The origin story of total shoulders moving to outpatient ORs begins with sports medicine surgeons, who performed complex rotator-cuff repairs in the same-day setting. The procedures took between one to two hours, and patients recovered for at least two hours before discharge. “It’s a high-resource and demanding procedure,” says Anthony Romeo, MD, a shoulder and elbow specialist who practices in Chicago. “Surgeons at my practice realized it would take about the same time — or maybe even less — to perform a shoulder replacement, and the recovery time for patients would be similar.”
In the U.S., close to 800,000 total knee replacements and about 600,000 total hips are performed each year. Dr. Romeo says surgeons perform close to 200,000 shoulder replacements annually. “It’s a smaller volume, but case numbers have increased significantly over the past 10 to 15 years because of innovative technology and new techniques that are making the procedures more effective,” he adds.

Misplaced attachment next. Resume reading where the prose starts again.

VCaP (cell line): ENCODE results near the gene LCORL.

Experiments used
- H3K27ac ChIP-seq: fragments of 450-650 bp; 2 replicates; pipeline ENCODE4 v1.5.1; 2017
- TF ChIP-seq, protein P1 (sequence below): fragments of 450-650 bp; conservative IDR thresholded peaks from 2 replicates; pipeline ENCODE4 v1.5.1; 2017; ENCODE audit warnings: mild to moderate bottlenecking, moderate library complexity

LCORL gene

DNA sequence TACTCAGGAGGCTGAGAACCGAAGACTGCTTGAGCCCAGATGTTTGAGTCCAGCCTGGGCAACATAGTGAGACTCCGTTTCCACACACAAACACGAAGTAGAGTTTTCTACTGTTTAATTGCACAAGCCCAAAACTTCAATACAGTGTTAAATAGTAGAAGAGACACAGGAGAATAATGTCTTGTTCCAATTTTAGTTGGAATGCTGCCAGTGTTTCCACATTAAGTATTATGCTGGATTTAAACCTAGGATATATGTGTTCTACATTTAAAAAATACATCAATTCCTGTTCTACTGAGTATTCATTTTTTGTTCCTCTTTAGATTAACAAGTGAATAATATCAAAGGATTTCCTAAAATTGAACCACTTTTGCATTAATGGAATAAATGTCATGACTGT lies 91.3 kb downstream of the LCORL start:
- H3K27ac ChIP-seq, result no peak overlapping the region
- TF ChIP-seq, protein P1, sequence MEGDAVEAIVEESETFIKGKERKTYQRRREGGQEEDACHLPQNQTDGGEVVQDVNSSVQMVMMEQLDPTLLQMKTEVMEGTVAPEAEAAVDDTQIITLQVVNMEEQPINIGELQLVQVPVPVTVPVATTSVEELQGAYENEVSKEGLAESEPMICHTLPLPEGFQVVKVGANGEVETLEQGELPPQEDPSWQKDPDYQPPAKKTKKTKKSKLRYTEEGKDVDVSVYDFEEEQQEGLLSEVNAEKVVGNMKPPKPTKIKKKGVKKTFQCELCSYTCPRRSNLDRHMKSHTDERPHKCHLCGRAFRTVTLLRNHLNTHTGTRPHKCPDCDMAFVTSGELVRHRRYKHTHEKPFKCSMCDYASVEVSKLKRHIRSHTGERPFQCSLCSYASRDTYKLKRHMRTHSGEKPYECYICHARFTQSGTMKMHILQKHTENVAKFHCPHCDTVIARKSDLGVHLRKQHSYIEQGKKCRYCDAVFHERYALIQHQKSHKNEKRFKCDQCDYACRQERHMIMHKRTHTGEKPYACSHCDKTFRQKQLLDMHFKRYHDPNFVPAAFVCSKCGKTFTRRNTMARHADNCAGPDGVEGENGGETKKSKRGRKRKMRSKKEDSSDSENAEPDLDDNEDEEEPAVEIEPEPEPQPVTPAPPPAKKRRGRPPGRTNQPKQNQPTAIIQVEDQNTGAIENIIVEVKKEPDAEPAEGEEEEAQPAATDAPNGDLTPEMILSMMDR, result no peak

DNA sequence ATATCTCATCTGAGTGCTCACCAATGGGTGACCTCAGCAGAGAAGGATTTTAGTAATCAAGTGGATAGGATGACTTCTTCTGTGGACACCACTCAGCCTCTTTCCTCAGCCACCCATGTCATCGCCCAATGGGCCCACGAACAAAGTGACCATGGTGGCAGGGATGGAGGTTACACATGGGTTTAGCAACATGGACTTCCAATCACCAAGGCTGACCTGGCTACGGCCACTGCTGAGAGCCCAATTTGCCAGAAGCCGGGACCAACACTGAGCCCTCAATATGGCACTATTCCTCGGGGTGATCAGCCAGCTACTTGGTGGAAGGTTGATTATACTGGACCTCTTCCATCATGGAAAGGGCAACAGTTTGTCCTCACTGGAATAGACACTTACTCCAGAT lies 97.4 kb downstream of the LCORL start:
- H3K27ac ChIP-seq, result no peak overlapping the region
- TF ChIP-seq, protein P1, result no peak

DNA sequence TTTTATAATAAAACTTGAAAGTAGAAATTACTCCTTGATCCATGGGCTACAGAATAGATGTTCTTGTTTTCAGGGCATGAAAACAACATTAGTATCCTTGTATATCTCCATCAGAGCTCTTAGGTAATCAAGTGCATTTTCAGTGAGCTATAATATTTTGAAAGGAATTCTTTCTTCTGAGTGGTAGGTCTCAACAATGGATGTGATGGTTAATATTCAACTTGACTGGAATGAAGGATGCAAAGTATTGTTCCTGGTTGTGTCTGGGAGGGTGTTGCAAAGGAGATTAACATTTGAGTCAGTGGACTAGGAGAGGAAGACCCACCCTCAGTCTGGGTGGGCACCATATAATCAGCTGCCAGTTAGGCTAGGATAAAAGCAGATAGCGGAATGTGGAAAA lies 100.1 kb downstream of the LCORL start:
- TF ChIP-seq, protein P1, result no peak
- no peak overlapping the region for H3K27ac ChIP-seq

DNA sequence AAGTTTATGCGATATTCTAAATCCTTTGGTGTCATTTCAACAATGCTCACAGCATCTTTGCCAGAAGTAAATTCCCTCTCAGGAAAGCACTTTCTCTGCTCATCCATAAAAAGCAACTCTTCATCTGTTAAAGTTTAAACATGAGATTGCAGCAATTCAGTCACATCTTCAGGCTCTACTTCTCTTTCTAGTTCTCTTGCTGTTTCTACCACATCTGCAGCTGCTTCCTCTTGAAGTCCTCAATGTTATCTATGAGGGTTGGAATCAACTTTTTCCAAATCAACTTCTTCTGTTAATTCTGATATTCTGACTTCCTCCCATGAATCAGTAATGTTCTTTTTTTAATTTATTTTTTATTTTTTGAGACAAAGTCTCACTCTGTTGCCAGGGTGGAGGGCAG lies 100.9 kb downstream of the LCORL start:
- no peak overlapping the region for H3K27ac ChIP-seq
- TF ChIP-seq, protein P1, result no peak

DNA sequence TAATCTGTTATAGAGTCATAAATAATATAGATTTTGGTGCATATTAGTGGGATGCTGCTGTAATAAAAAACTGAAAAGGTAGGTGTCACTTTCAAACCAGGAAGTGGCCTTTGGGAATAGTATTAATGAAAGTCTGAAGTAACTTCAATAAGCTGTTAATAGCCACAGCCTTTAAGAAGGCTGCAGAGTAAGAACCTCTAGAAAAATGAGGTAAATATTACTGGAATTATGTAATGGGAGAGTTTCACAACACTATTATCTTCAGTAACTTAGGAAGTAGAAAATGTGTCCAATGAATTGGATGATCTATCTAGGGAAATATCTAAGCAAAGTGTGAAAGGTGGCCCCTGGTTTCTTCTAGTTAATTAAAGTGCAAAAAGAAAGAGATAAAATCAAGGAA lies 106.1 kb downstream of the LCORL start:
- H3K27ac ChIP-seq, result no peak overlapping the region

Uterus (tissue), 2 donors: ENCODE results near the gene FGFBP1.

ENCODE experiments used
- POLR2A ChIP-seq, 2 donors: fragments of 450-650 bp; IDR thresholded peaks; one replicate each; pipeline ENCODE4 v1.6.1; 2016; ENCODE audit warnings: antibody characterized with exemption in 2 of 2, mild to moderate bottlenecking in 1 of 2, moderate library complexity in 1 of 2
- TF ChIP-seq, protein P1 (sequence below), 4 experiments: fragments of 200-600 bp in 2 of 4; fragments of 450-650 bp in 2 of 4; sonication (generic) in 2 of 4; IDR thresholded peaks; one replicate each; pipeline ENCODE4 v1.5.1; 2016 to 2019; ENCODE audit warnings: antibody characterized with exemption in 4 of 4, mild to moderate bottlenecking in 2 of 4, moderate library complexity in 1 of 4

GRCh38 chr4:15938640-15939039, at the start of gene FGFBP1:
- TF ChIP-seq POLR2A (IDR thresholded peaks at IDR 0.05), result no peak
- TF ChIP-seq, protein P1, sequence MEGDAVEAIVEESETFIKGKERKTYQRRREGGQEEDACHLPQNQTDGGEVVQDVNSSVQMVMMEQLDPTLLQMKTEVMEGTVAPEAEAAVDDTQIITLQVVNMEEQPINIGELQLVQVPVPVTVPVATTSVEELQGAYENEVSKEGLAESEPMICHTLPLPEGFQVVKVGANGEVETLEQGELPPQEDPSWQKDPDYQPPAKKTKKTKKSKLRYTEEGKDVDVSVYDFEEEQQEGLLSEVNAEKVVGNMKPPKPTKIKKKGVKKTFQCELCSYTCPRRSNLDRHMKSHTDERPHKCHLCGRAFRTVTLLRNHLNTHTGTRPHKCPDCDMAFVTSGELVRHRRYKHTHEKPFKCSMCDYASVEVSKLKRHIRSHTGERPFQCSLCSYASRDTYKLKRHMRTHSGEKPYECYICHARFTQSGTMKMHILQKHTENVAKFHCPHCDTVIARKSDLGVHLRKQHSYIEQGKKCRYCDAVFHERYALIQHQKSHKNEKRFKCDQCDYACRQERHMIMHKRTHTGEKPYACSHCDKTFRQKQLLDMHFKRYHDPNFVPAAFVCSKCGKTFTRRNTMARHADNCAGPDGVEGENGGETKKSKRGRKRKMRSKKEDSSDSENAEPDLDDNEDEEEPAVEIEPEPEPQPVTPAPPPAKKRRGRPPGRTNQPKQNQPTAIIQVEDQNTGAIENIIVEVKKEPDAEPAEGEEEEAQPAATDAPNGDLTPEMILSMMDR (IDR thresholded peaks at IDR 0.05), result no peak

The data and literature suggest the number of primary shoulder arthroplasties is increasing exponentially due to the aging population and the growing number of fellowship-trained shoulder reconstruction specialists who are entering the field, according to Michael Khazzam, MD, an associate professor of orthopedic surgery at UT Southwestern Medical Center in Dallas. Even though Dr. Khazzam performs shoulder replacements in the hospital setting, 95% of his patients are discharged the day of surgery. “The majority of my cases are outpatient, and that’s a trend across the nation,” he says. “The pendulum has shifted significantly in that direction.” Capitalizing on that trend and setting your facility up for success in shoulder replacement surgery demands focusing on these key elements: